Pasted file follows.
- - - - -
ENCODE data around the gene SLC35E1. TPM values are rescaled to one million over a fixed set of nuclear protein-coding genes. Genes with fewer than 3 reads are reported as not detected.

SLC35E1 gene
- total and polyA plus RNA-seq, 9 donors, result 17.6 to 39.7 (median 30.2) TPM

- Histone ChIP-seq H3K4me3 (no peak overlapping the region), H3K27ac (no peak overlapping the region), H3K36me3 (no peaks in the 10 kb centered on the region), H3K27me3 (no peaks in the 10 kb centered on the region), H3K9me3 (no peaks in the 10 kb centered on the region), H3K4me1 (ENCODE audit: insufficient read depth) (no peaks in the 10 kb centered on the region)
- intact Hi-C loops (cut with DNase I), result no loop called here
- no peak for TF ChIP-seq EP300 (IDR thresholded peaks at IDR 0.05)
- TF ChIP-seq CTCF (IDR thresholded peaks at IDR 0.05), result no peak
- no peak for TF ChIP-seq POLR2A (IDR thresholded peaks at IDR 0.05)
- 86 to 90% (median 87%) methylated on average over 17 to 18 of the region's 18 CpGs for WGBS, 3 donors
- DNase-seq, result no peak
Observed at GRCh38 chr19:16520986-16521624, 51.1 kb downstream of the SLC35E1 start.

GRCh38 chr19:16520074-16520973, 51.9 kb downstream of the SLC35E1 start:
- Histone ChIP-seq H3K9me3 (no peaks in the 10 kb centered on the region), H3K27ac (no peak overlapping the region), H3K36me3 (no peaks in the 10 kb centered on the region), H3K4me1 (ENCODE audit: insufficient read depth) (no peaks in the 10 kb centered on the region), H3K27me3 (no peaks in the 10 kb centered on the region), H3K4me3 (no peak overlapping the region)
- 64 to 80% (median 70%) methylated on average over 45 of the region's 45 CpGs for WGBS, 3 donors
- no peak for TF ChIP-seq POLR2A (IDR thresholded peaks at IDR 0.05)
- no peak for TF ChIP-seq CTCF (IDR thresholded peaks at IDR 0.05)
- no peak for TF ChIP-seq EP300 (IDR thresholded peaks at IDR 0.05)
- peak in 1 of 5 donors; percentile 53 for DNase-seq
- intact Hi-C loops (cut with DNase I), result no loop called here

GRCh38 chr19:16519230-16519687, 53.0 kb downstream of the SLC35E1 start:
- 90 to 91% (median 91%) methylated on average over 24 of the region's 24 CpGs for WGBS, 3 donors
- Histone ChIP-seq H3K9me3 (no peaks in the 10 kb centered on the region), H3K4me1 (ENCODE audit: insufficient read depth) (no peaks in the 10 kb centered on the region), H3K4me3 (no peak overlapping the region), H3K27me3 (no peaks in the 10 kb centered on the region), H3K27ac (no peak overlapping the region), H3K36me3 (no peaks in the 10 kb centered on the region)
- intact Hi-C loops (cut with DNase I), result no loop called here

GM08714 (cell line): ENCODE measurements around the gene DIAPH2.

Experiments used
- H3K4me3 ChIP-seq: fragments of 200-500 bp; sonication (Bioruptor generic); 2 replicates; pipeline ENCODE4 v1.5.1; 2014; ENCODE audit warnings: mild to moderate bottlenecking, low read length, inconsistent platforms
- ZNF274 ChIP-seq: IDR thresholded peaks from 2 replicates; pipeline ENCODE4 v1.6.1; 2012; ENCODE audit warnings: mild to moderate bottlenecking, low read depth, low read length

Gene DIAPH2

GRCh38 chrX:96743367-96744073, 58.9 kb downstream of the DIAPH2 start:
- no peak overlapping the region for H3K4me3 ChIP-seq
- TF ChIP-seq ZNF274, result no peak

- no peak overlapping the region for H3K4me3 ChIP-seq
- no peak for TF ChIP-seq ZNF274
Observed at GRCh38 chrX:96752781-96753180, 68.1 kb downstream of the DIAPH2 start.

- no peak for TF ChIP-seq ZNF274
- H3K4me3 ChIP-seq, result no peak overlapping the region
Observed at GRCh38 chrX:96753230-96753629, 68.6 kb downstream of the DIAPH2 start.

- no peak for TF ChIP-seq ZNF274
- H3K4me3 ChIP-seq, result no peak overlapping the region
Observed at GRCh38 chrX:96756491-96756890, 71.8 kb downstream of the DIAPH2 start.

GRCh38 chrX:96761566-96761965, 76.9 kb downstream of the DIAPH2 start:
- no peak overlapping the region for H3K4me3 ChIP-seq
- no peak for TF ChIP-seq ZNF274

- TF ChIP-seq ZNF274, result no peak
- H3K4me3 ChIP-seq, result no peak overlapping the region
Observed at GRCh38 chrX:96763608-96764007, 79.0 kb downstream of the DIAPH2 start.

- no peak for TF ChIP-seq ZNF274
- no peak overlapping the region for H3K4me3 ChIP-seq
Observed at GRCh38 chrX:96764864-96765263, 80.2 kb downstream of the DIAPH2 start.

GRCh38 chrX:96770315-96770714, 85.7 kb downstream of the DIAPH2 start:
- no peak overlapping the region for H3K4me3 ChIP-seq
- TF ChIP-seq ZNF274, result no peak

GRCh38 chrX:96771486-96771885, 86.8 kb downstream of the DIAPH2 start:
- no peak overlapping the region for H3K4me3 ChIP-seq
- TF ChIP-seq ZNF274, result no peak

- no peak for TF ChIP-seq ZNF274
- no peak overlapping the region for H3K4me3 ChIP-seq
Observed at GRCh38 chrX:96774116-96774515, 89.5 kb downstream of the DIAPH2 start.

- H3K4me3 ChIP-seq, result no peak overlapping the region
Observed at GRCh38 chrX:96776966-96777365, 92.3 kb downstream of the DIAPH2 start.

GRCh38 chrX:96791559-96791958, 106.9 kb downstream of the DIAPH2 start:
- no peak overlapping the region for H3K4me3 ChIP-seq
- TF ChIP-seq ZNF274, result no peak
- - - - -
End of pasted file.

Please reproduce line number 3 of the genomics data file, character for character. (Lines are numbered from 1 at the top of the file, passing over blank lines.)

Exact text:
- total and polyA plus RNA-seq, 9 donors, result 17.6 to 39.7 (median 30.2) TPM